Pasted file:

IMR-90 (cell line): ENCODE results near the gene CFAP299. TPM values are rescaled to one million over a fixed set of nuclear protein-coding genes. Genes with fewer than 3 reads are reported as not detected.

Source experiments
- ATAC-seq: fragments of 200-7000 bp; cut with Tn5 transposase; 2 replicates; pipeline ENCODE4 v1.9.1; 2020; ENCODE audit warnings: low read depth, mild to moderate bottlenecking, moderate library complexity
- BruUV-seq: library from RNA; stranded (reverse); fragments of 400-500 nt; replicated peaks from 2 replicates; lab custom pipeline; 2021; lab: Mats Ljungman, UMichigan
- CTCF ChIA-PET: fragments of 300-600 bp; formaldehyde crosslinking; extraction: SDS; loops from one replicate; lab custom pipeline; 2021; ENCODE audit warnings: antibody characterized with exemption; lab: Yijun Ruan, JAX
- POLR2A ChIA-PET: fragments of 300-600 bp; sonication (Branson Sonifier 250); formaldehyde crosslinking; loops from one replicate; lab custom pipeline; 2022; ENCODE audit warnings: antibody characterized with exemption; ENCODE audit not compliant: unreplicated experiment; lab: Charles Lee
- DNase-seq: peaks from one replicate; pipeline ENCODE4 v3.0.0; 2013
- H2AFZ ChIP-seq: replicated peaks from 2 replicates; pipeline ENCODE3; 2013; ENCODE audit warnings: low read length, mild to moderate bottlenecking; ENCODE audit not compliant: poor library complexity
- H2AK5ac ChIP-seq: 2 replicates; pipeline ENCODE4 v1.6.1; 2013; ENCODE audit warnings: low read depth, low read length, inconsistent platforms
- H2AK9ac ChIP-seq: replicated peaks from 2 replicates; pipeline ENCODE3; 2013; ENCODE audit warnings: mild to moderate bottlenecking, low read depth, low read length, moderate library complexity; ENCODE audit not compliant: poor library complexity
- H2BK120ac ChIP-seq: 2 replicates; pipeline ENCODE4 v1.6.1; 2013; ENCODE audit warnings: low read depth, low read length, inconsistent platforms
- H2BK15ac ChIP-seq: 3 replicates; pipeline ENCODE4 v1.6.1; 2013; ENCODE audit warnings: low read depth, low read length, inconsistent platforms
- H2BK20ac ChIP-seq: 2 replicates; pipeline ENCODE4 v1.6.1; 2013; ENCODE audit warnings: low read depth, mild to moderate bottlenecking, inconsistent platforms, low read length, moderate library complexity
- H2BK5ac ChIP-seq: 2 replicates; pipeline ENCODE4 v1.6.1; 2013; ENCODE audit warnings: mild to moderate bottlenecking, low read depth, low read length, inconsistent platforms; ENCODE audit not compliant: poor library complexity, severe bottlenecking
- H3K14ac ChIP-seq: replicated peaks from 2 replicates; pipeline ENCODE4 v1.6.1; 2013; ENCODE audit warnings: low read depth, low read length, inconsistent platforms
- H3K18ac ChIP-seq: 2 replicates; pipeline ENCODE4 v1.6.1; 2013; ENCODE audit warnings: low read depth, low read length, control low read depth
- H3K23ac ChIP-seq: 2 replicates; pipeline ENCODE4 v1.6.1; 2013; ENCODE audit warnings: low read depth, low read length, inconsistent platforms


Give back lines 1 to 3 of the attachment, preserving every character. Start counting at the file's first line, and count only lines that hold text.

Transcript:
IMR-90 (cell line): ENCODE results near the gene CFAP299. TPM values are rescaled to one million over a fixed set of nuclear protein-coding genes. Genes with fewer than 3 reads are reported as not detected.

Source experiments
- ATAC-seq: fragments of 200-7000 bp; cut with Tn5 transposase; 2 replicates; pipeline ENCODE4 v1.9.1; 2020; ENCODE audit warnings: low read depth, mild to moderate bottlenecking, moderate library complexity